Wednesday, November 25, 2009

How Much Sex and Violence is Acceptable?

I don't write porn...never will.  In fact, I'm not an advocate of using foul language either.  But in the world of detective mystery/thrillers there are sick, demented characters who do bad things.  One of the things I have learned about the craft of writing is that the author is supposed to show, not tell the reader what is going on in the story.  In my book, "Dangerous DNA," there is a scene that is (for the lack of any other word) HOT!  The bad guy has his way with a woman who thinks he is her fiance'.  The prose is explicit and accurate, but I agonized over my choice of words so that scene would be done as tastfully as possible.  When I finished the book, I had several people read it.  I then asked readers about the sexually explicit scene, and there were no complaints, except for one guy, who asked me if I had to go to confession after writing it.  Yup, there's always one.  But how much sex or violence is enough... and when does an author cross the line?  Do you know what I was told more than once?  That I needed to inject more profanity into the story!  "Detectives use more explatives than regular people.  You need more 'f-bombs' in the dialog.  Hmm.  Well, I had four or five f-bombs in the story to begin with, but since so many people made the comment, I took the advice and I added more.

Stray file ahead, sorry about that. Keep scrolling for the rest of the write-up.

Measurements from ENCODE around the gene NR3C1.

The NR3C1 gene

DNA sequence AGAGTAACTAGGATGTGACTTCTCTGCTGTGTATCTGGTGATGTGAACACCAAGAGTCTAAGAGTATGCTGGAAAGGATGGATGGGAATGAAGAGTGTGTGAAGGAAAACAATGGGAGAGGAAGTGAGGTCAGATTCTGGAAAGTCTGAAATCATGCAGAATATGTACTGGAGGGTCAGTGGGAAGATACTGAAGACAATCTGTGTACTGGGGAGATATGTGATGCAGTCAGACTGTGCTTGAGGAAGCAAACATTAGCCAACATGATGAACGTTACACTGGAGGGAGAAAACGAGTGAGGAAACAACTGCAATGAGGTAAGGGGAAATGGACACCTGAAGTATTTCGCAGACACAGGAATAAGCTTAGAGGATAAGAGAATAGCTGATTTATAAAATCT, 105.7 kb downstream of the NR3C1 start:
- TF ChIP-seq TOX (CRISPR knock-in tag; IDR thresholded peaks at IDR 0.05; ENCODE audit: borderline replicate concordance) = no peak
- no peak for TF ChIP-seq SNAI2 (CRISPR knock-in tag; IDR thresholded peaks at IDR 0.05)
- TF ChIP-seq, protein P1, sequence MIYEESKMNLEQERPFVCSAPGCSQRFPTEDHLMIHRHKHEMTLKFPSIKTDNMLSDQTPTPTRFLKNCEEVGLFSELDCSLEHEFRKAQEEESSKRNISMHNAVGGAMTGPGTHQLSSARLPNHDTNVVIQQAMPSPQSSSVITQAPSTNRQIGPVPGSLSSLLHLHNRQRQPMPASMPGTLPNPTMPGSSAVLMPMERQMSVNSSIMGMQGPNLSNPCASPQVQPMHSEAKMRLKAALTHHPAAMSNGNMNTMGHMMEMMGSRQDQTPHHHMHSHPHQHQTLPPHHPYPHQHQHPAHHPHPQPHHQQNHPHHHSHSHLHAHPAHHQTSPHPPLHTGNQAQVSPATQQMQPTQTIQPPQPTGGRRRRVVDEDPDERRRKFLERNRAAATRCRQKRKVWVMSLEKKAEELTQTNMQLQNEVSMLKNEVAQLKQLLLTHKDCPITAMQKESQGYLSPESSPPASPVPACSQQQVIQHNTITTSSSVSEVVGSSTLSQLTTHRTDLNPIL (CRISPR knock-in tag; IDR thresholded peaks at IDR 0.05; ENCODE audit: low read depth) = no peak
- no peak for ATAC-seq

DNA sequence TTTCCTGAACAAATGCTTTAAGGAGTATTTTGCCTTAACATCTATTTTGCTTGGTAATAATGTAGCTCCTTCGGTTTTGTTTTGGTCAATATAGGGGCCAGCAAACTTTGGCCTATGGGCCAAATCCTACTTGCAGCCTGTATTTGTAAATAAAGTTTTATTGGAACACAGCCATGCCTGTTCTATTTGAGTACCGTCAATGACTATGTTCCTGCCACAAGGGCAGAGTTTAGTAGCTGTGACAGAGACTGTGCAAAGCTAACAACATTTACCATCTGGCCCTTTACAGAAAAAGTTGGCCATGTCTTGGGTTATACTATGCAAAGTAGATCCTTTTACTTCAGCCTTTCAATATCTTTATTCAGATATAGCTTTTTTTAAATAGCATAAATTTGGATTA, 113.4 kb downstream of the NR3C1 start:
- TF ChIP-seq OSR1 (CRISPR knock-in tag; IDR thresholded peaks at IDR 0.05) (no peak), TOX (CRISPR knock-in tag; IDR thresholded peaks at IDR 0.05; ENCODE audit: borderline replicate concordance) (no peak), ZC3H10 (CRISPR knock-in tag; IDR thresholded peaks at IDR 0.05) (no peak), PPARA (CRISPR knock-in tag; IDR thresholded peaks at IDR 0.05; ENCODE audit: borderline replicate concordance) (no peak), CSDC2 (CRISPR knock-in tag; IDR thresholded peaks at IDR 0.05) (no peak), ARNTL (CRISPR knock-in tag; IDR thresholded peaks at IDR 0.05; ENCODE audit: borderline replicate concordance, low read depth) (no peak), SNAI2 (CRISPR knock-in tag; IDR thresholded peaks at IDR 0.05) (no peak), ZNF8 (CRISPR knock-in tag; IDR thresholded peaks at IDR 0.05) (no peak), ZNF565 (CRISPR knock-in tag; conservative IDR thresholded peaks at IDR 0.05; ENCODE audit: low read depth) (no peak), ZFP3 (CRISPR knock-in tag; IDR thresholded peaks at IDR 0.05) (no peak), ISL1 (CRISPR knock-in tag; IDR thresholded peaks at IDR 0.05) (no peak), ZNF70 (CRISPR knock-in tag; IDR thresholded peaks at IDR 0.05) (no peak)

One of my writer friends is perplexed about a scene in his new book when a seven-year old girl is abducted and killed.  The scene is short, but after reading the excerpt, I understand why he is struggling to be so cautious.  Talk about a sensitive subject.  So do modern detective mystery/thrillers require a healthy dose of sex and/or violence?  Maybe a better question would be: does the detective mystery/thriller genre excuse the use of explicit sex and violence?  Interesting questions.  I'd love to get feedback on this.  -- Dan


  1. my only thought about the scene in the book to which you refer is that the relationship between the real fiance and the girl could have been more a part of the introduction to the girl to make a reader more angry with the bad guy in what he was doing. - honestly.. take that for what it is worth, the opinion of one guy and really, the only thing that came to mind as far as what might be called criticism out of the whole of the book. I am not a user of foul language or an advocate of pornography, and the use of the language did not make my eyes bleed, nor did the scene in question.

  2. Great point, Patrick. The minute I read your comment, I shrugged my shoulders and thought, "Yup, the reader didn't get enough face time with Anne to establish a bond with her before the incident." I think it's likely that I only saw Anne as a mere a tool to upset Braxton and make him hate Fulton. It's definately a sign that an author is in a hurry to get to a scene he deems more important or more fun to write. I find myself fighting that urge all the time. I'll keep this comment in my pocket for future use. Thanks. -- Dan

  3. Dan,

    "Dangerous DNA" was passed to me by another native Omahan who is admirer of yours...and I am impressed.

    Will you please forward me the contact info for your business manager/entertainment attorney? We'd like to discuss a few ideas with your representative. In this business, protocol is boss...

    Please forward that info to